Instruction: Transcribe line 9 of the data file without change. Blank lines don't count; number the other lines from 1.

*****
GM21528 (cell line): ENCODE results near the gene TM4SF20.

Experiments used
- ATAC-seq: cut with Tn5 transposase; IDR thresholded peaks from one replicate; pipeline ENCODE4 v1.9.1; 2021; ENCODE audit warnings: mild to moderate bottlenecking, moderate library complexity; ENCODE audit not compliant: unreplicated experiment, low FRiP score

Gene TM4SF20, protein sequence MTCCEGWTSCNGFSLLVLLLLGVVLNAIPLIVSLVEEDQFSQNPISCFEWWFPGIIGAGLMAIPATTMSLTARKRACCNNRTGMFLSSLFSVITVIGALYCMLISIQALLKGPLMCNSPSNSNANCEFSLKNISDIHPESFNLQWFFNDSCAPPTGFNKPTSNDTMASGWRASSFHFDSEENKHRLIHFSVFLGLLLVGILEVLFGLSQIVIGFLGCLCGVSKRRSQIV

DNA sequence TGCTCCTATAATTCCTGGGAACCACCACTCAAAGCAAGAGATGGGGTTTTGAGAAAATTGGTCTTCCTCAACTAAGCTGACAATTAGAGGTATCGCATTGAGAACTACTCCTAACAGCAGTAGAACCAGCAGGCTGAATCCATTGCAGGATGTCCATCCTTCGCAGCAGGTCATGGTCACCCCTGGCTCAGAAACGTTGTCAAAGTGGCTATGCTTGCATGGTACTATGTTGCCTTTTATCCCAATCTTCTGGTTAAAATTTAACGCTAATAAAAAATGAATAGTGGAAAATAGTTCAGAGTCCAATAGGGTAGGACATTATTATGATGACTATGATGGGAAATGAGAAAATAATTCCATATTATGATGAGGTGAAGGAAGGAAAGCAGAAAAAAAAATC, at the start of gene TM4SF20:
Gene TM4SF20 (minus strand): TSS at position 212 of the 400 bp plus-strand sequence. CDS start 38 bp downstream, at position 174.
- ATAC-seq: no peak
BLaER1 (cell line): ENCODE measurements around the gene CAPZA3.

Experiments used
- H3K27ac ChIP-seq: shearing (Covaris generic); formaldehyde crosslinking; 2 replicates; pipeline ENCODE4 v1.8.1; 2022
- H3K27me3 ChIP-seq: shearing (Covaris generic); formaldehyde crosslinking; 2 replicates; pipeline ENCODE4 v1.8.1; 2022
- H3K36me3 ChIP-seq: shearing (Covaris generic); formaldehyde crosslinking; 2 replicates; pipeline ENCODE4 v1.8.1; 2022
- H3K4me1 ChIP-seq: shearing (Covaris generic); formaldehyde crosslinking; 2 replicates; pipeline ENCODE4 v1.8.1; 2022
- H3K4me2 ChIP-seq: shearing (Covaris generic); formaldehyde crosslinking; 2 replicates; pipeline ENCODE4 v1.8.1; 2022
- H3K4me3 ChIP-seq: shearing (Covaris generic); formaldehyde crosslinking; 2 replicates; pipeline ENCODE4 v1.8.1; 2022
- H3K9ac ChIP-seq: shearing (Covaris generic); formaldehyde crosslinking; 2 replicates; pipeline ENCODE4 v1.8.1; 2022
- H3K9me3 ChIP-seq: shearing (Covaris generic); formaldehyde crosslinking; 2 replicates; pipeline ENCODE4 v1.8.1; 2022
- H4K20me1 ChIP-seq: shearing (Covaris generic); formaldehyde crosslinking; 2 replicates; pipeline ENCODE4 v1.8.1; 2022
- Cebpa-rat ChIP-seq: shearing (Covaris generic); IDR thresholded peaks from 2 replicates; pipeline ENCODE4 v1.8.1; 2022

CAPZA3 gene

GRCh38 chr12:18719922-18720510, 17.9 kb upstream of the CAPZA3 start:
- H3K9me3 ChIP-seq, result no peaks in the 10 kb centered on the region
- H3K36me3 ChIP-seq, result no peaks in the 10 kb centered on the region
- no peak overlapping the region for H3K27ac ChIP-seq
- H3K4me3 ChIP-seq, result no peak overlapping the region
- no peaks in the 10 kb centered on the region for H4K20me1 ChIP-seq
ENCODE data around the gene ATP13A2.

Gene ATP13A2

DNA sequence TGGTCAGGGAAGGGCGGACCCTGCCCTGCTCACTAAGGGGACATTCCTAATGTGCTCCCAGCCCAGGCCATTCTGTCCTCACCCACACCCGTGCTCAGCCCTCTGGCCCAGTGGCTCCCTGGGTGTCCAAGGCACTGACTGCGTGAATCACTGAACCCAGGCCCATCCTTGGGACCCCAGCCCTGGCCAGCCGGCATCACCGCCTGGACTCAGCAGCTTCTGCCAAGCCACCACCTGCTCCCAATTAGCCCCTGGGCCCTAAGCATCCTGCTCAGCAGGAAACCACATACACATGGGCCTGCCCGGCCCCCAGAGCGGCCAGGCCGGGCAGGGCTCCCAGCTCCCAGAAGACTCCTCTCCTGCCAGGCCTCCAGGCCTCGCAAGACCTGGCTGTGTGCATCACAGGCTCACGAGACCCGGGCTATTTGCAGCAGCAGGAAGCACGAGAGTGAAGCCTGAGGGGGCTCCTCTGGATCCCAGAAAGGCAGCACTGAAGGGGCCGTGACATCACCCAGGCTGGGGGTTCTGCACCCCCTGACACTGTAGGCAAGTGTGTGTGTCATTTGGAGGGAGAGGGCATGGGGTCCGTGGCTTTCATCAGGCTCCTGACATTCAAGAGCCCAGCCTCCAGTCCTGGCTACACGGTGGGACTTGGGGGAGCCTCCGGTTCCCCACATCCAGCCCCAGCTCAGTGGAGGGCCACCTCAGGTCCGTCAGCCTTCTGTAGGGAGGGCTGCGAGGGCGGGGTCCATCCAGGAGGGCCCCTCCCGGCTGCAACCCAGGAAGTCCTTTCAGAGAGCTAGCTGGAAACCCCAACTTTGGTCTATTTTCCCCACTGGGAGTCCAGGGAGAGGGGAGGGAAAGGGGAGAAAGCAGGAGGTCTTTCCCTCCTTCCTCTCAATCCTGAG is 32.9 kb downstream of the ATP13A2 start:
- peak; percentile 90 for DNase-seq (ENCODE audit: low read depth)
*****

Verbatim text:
Experiments used